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What is the split() method in Python?

Mahnoor Zaheer

Grokking Modern System Design Interview for Engineers & Managers

Ace your System Design Interview and take your career to the next level. Learn to handle the design of applications like Netflix, Quora, Facebook, Uber, and many more in a 45-min interview. Learn the RESHADED framework for architecting web-scale applications by determining requirements, constraints, and assumptions before diving into a step-by-step design process.

The split() method in Python splits a string at the specified operator and converts it into a list of strings.

Syntax

The syntax of this method is given below:


string.split(separator, maxsplit)

Parameters

The split() function has two optional parameters, which are described as:

  • separator: specifies the character at which the split should occur. If unspecified, the default is white spaces.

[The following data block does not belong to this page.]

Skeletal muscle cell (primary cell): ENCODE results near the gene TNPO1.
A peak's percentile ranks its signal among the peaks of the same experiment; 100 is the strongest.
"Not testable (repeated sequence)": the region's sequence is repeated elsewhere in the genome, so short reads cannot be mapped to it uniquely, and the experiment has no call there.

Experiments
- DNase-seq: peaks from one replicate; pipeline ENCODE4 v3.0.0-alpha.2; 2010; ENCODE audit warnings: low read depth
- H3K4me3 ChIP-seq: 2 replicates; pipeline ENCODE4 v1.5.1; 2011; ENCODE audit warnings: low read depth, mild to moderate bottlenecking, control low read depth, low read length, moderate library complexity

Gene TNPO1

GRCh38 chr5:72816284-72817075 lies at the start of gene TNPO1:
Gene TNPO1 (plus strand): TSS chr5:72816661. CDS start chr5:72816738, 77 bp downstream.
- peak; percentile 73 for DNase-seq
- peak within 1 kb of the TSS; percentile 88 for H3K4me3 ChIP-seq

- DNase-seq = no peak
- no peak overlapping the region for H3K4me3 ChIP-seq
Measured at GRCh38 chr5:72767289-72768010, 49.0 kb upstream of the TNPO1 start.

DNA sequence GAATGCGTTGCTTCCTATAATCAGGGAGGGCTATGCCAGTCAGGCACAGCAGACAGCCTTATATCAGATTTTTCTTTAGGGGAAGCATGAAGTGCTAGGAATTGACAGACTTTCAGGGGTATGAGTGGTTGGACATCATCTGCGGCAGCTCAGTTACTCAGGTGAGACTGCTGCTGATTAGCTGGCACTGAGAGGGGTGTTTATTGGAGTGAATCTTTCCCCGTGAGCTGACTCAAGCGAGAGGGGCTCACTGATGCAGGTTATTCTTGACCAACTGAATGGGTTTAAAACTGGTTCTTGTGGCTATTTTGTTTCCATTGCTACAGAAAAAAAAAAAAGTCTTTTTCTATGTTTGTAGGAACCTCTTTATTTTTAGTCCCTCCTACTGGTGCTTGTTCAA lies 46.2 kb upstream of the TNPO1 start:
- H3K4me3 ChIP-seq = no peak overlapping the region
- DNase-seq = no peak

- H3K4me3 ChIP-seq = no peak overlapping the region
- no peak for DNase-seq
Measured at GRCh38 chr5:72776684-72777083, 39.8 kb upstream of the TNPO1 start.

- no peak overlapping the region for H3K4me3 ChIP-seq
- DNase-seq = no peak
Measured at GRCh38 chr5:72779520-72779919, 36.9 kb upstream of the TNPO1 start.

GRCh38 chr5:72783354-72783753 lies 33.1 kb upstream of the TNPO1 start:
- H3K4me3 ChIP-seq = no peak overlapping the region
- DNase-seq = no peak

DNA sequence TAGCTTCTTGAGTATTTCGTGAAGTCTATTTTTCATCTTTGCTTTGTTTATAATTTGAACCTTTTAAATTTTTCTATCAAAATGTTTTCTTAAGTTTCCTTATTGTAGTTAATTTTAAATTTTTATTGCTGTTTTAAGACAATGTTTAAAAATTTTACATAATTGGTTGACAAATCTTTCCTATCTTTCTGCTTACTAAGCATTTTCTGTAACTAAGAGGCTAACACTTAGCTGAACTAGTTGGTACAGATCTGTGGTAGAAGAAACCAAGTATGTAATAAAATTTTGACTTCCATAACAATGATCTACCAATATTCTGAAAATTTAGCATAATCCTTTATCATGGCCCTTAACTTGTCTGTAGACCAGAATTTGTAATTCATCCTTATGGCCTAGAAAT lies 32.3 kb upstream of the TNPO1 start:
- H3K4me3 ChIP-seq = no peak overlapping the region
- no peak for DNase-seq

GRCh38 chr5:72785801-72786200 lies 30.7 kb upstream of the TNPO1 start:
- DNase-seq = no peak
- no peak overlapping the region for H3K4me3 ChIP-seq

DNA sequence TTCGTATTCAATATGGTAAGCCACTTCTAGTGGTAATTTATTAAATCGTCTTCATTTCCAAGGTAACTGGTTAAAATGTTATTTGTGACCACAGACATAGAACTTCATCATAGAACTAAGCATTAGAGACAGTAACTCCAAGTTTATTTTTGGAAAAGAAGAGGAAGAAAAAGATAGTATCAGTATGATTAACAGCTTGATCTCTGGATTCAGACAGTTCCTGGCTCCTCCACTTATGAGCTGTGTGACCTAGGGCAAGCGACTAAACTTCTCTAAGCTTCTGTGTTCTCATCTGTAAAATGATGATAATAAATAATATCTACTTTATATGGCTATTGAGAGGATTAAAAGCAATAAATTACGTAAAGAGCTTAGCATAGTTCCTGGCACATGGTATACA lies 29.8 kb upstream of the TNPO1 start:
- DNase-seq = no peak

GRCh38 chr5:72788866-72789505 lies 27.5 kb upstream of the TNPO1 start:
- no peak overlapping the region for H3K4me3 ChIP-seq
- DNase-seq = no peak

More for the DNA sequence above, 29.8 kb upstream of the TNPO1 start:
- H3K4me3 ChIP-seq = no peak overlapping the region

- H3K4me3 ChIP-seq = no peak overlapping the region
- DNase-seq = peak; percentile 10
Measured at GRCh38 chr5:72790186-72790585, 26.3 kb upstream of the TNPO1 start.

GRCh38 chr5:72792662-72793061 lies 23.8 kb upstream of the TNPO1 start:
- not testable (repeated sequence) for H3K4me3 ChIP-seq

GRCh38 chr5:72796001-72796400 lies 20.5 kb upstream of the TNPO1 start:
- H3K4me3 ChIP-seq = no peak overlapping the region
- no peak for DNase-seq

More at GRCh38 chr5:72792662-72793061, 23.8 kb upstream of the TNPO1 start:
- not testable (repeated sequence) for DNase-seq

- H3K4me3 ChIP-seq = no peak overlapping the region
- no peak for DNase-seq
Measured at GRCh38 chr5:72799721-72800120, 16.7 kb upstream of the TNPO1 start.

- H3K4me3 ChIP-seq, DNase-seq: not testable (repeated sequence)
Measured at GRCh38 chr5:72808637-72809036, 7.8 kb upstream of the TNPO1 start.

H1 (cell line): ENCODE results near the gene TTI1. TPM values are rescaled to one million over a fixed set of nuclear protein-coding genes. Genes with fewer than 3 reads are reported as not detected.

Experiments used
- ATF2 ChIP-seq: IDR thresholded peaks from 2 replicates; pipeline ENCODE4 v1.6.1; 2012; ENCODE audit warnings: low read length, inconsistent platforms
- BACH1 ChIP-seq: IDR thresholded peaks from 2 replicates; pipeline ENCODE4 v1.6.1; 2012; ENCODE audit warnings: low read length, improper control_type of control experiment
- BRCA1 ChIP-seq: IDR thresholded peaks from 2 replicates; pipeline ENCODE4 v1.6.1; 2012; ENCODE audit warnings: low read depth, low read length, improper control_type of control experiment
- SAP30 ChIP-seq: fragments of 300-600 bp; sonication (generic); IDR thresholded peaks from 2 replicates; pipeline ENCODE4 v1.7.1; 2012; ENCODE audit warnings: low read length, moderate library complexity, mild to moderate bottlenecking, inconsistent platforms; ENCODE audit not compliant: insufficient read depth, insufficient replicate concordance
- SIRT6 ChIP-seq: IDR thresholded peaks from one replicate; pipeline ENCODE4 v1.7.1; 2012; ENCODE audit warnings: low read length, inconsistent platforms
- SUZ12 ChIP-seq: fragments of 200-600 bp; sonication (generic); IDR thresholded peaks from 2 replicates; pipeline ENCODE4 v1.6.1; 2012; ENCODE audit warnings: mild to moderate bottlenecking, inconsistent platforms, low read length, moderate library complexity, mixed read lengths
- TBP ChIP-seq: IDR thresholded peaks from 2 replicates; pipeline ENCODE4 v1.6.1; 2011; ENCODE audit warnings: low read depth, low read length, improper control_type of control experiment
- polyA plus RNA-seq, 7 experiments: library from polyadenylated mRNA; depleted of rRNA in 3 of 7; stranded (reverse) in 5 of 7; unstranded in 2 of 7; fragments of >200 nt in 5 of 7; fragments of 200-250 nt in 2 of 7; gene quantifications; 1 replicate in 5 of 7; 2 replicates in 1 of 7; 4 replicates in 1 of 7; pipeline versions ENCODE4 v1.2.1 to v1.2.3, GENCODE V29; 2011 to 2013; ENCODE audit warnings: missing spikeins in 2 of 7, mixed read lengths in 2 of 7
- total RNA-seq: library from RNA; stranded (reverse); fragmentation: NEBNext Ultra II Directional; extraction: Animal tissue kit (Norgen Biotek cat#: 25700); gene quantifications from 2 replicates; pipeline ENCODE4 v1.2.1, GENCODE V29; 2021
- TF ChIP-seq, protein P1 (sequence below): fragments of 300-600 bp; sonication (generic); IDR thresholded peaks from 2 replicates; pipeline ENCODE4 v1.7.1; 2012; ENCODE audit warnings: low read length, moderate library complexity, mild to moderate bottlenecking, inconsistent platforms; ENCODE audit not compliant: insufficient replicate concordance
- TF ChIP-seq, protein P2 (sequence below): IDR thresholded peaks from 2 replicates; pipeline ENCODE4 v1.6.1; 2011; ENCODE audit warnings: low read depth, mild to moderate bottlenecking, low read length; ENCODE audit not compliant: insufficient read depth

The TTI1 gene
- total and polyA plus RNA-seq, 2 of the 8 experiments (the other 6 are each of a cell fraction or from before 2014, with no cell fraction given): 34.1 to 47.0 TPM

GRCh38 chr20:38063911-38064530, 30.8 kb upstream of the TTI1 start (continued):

• maxsplit: tells the maximum number of splits that should occur. Its default value is -1, which means the split should occur at all (either specified or whitespace) occurrences.

Return value

The return value of this method is a list of strings.

Code

The split() method returns the list of strings sliced at the specified operators in the code below.

When the operator is unspecified, the string is split at white spaces.

In the last example, maxsplit is specified as 2 and hence splits the string at two points, returning a list of length 3.

string1 = 'Welcome to Educative'
# splits at whitespace
print(string1.split())
string2 = 'Welcome, To, Educative, Courses'
# splits at ','
print(string2.split(', '))
# splits at ',' into three parts i.e a list of len=3
print(string2.split(', ', 2))
The code example of split() method in Python

RELATED TAGS

python
split()
communitycreator

Grokking Modern System Design Interview for Engineers & Managers

Ace your System Design Interview and take your career to the next level. Learn to handle the design of applications like Netflix, Quora, Facebook, Uber, and many more in a 45-min interview. Learn the RESHADED framework for architecting web-scale applications by determining requirements, constraints, and assumptions before diving into a step-by-step design process.

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